‘Patently unnecessary’

However, counsel for the Director of Public Prosecutions (DPP), Sean Gillane SC, said he could not consent to the application and that it was “patently unnecessary” as the sentencing court had accepted the “dire consequences” of Dowdall.

After rising for a few moments, Mr Justice Birmingham said the court was not prepared to admit additional evidence from Dowdall’s spouse as the Special Criminal Court was “to a significant extent” focused on the decisions made by the appellant, “not just on his life but his family’s life”.

Opposing the appeal today, Gillane said the central point in the State’s submissions was that the four-year sentence handed down to Dowdall could be regarded as generous in terms of the overall nature of the case”.

The hotel room booked at the Regency Hotel, counsel said, was the “launchpad” for the murder of Kinahan Cartel member David Byrne; “that was the facilitation of a criminal organisation”. “It was not just the credit card being used to reserve a room but it also involved the bringing of a hotel key to the leading member of that criminal organisation,” he submitted.

Dowdall’s sentencing hearing was told that Room 2104 in the Regency Hotel was booked in the name of Jonathan’s father Patrick Dowdall on 4 February, 2016, one day before Mr Byrne’s murder. Patrick Dowdall’s mobile phone number was also on the hotel’s system, while a credit card connected to a family member of the Dowdalls had been used to secure the booking over the phone.

A man wearing a flat cap – identified as the now-deceased Kevin Murray – was observed on CCTV entering the hotel and spent the night in the room. Mr Murray, who cooperated with the “tactical team” that raided the Regency Hotel, died from motor neurone disease in 2017 before he could be brought to trial.


The State’s barrister said the four-year sentence received by Dowdall was “indeed a generous” one and reflected the sentencing court giving as much measure as possible to the appellant, given the circumstances he had found himself in.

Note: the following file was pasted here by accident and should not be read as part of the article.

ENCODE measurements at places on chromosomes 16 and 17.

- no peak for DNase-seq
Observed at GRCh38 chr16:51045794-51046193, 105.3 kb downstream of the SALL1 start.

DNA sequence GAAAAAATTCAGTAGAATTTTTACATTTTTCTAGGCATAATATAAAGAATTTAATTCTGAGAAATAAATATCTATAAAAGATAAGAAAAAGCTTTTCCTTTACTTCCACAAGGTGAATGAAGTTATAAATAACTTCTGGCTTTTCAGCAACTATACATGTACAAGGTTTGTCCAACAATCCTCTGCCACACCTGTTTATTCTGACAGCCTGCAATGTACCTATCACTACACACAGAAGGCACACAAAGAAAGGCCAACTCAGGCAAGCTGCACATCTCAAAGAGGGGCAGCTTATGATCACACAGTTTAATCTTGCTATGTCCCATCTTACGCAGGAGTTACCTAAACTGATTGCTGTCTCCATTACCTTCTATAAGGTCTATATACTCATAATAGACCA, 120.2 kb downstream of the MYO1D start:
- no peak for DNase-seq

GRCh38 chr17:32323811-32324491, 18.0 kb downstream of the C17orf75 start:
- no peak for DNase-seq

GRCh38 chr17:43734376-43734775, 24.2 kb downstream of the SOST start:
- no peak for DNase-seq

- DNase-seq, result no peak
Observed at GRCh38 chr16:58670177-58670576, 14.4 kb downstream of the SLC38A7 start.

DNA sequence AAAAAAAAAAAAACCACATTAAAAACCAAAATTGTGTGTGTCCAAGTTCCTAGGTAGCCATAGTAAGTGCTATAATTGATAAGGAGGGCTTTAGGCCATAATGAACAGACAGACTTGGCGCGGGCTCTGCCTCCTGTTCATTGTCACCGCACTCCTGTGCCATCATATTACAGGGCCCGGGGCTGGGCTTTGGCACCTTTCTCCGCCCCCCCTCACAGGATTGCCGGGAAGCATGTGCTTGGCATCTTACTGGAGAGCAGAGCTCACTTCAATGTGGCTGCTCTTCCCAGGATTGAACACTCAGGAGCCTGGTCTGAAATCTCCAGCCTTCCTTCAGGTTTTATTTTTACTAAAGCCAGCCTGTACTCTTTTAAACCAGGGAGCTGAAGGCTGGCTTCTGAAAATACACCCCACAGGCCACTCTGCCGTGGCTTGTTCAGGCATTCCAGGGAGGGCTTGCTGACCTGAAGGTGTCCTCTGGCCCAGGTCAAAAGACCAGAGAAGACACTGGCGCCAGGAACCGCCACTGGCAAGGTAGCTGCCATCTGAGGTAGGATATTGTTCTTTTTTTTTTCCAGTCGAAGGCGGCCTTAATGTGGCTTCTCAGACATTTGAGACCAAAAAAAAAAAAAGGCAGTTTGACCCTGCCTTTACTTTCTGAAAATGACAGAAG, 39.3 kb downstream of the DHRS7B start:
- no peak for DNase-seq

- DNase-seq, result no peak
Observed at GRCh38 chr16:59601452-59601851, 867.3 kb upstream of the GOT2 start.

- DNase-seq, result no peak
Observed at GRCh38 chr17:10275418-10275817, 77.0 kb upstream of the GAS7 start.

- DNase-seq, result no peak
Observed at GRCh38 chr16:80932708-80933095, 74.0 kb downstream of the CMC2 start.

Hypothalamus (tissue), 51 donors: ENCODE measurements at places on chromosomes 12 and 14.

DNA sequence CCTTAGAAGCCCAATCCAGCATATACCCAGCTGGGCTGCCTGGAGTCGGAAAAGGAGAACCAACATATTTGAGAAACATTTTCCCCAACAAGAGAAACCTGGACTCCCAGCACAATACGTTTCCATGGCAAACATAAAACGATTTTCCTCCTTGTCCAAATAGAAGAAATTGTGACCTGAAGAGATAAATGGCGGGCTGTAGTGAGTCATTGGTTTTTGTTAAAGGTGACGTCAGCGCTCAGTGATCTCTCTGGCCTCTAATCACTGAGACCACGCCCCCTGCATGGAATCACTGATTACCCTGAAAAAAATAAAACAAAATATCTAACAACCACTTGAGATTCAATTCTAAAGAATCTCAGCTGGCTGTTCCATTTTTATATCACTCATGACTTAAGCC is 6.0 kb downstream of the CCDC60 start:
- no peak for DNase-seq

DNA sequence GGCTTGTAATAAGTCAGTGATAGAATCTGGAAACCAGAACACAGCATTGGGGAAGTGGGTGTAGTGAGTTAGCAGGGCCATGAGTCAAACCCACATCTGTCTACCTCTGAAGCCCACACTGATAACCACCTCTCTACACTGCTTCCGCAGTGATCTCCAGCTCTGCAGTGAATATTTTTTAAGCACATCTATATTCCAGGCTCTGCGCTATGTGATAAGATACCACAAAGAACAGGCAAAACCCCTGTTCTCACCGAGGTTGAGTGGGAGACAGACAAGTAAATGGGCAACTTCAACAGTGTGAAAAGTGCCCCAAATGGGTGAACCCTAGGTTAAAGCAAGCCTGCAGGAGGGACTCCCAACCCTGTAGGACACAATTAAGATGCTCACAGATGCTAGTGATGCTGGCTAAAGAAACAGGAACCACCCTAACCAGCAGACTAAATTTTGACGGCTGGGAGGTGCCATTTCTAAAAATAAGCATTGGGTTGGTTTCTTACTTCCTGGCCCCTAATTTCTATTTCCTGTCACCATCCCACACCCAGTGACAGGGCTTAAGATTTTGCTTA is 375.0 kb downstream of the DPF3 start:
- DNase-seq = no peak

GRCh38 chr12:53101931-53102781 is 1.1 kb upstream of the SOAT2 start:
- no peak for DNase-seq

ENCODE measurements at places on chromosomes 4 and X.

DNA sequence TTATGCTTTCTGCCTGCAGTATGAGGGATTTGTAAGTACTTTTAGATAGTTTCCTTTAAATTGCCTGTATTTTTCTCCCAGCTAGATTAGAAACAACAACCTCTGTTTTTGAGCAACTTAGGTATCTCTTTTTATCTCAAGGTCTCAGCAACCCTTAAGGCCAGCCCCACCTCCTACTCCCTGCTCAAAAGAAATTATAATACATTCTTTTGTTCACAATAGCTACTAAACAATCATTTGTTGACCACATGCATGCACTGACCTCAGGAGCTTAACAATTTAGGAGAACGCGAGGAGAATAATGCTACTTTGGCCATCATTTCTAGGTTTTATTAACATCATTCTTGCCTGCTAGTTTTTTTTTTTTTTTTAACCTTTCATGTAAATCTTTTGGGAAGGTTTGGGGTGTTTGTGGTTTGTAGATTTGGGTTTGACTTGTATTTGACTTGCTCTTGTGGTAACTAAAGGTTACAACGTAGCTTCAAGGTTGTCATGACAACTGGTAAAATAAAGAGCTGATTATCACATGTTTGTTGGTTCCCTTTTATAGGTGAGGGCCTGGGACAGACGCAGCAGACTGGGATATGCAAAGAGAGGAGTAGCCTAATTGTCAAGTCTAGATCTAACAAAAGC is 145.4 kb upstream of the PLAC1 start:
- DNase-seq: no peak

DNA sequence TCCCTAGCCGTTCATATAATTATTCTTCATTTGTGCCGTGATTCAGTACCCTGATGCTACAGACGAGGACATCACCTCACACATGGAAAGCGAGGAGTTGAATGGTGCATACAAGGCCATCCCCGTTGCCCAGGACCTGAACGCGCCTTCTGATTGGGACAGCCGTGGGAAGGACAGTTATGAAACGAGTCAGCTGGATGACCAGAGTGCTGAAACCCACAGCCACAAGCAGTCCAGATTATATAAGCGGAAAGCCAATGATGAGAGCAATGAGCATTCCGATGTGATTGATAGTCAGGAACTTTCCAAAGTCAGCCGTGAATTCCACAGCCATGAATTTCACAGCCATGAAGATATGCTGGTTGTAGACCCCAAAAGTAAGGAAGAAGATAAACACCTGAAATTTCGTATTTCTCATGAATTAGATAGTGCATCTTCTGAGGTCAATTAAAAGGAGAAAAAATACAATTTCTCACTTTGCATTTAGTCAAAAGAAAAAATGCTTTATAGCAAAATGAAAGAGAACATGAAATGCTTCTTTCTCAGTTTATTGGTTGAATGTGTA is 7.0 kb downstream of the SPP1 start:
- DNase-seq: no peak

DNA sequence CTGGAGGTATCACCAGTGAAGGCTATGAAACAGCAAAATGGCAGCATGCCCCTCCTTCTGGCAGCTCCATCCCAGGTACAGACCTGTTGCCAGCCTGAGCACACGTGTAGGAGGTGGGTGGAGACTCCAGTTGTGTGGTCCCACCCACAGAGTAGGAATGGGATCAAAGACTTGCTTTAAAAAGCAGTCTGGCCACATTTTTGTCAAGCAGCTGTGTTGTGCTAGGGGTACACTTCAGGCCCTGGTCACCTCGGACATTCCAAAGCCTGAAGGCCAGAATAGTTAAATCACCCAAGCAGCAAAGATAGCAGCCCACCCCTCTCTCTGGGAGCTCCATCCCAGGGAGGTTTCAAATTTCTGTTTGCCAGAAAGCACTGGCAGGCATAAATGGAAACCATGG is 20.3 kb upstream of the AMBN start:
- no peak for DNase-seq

“Was it fair? Unequivocally yes,” stated Gillane, adding that the headline sentence of eight years was in the midrange, “unimpeachable” and that two separate discounts were applied thereafter totalling a 50 per cent reduction from the headline sentence.

In reply, O’Higgins said Dowdall was “duped” and put in a set of circumstances where once the garda investigation began then his client was in the firing line. “There was no loyalty to him, he was front and centre”, he concluded.

Mr Justice Birmingham, sitting with Ms Justice Una Ní Raifeartaigh, and Mr Justice Patrick McCarthy, reserved judgement in the sentence appeal.

On 28 September, 2022, Dowdall (44) – a married father of four with an address at Navan Road, Cabra, Dublin 7 – pleaded guilty at the Special Criminal Court to making a room available to the Hutch gang at the Regency Hotel, Swords Road, north Dublin, where the notorious murder of Kinahan Cartel member David Byrne (34) occurred in February 2016.

He had been originally charged with the murder of Byrne in April 2021 but the State dropped that charge after Dowdall admitted to the lesser charge of facilitating the Hutch gang by making a hotel room available for use by the perpetrators the night before the attack.

On 17 October, 2022, Dowdall was sentenced by the Special Criminal Court to four years imprisonment for facilitating the Hutch gang in the murder of Byrne, as part of the first convictions in the long-running investigation into the Regency Hotel shooting.

In December of last year, Dowdall launched his appeal against his four-year jail-term for facilitating the murder.